The West Midlands is the address of nearly 2,000 overseas companies from 34 different nations, employing roughly 9% of the region’s workforce – nearly a quarter of a million people. Birmingham itself can boast of almost 300 overseas companies, which employ over 36,000 people. International and famous companies based in the West Midlands include Peugeot, Ford, BMW, Fujitsu, Oracle, Gap, Denso, IBM, NEC and Johnson Controls.
A little over the last ten years, the West Midlands experienced real economic growth with GDP increasing by around 29%, an additional 240,000 people in employment, a fall in unemployment rates from 12.1% to below 8% (2000), economic activity rate at par with the rest of the country, an employment rate of around 74% (1998-1999 to 2003), higher than the national rate at the start of the three year period (1998-99) and a higher percentage of employees in high technology sectors than the national average in 2000 (Mitra, 2001).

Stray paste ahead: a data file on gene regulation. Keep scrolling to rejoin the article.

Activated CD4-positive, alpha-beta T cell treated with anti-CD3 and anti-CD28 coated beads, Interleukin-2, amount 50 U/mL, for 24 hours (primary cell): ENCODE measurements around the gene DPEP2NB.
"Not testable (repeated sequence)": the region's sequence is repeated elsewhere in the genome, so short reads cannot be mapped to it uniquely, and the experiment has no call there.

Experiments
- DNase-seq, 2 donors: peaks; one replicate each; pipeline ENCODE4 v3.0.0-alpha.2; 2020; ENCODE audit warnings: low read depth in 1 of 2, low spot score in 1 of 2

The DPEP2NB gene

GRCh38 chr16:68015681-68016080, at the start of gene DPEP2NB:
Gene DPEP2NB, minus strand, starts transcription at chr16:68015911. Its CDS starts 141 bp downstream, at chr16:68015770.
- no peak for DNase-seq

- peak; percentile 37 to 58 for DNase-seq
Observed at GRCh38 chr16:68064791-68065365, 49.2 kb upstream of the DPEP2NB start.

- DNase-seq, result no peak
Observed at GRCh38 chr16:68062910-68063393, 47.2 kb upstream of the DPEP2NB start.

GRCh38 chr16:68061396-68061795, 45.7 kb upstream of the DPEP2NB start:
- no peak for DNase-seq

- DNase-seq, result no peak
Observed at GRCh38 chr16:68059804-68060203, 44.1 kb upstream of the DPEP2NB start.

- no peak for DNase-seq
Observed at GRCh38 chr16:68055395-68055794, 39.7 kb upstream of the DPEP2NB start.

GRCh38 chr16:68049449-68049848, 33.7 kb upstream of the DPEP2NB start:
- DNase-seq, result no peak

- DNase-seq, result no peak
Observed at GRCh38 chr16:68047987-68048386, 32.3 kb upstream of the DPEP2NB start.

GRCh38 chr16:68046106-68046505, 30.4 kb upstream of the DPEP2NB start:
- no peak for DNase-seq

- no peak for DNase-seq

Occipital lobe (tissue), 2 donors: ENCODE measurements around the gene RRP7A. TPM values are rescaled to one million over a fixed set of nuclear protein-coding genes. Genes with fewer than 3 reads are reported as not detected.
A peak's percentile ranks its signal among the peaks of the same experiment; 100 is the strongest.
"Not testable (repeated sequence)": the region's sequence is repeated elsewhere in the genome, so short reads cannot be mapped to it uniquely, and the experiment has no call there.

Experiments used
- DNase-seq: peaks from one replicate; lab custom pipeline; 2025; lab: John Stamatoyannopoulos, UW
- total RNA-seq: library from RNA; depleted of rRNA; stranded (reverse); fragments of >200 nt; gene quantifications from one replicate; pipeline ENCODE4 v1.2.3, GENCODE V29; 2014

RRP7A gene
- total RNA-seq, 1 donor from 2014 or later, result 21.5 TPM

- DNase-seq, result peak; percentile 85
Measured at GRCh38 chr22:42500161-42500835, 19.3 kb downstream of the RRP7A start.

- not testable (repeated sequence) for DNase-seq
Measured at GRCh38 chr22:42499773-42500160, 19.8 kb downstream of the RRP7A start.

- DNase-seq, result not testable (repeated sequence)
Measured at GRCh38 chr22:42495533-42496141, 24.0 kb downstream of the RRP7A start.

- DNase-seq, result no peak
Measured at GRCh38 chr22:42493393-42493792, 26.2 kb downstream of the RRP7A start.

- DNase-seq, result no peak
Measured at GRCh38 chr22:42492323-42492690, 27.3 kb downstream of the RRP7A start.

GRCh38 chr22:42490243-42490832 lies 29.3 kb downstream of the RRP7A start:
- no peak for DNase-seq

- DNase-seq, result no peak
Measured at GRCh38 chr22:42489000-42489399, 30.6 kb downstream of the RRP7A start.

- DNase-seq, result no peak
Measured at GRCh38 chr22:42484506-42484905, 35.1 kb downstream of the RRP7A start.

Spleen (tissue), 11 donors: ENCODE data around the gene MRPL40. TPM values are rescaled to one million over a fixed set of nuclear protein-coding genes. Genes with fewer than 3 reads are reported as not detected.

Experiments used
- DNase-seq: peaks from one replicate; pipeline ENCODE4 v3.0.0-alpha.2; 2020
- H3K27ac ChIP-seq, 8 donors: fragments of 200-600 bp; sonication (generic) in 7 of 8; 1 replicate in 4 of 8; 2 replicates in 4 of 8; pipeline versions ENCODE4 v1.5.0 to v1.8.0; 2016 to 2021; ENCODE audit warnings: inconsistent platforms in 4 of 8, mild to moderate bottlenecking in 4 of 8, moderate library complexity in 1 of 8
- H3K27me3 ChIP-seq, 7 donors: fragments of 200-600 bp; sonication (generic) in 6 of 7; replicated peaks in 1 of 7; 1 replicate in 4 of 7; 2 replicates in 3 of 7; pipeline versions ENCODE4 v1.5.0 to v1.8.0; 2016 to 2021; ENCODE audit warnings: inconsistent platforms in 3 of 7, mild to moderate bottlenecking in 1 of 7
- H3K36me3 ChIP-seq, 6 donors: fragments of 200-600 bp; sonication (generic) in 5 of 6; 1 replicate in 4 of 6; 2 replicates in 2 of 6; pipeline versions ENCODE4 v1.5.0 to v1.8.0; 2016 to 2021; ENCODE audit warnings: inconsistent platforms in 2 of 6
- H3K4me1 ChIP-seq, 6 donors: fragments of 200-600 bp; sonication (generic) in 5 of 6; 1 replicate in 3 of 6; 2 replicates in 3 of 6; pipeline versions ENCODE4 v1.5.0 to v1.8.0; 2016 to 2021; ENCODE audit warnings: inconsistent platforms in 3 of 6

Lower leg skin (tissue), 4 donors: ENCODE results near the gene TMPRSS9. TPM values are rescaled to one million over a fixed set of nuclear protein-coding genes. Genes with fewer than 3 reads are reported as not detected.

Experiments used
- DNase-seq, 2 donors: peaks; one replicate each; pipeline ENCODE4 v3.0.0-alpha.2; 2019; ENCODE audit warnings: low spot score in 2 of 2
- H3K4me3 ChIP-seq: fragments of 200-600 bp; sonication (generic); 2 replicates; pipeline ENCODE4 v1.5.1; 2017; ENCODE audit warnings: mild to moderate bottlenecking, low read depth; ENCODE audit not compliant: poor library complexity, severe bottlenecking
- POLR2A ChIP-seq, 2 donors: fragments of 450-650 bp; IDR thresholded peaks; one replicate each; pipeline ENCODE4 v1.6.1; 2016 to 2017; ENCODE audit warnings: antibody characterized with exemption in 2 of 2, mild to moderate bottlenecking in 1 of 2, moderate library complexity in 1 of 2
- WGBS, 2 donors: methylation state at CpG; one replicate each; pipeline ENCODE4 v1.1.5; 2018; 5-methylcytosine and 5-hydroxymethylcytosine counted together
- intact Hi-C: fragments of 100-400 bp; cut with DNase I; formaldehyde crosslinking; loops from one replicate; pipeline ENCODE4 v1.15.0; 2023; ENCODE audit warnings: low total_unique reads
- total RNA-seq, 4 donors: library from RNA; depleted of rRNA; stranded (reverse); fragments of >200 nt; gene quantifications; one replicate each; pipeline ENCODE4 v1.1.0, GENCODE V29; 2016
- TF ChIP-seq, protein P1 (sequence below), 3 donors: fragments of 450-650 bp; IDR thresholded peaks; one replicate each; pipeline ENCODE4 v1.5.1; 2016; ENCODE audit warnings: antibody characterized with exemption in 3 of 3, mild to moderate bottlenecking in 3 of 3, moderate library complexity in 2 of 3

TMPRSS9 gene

Despite noticeable indicators of development and progress, the West Midlands maintains its status of an under-achieving region. It has underperformed in almost all major areas judging by the economic indicators if overall performance in the UK is used as a standard. Gross Domestic Product (GDP) per head in 1999 was 6% below the national average in spite of an increase of nearly 2% from 1998. On the Index of Local Deprivation, the West Midlands has two districts in the top 10 and 6 in the top 50 most deprived areas. In 1997, likewise, the West Midlands had the second lowest manufacturing productivity levels. Gross Value Added per GDP per head has stayed around 6% below the national average throughout the 1990s. Since 1990, unemployment rates have remained above the national average. Finally, the number of VAT- registered businesses has fallen faster than the national average. Compared to EU regions similar to the West Midlands (using the GVA metric), the latter is at par with most other regions and slightly below Bourgogne (France).
SMEs in the West Midlands Economy With statistical trends elsewhere, small and medium-sized enterprises (SMEs) constitute the largest share of all enterprises in the West Midlands.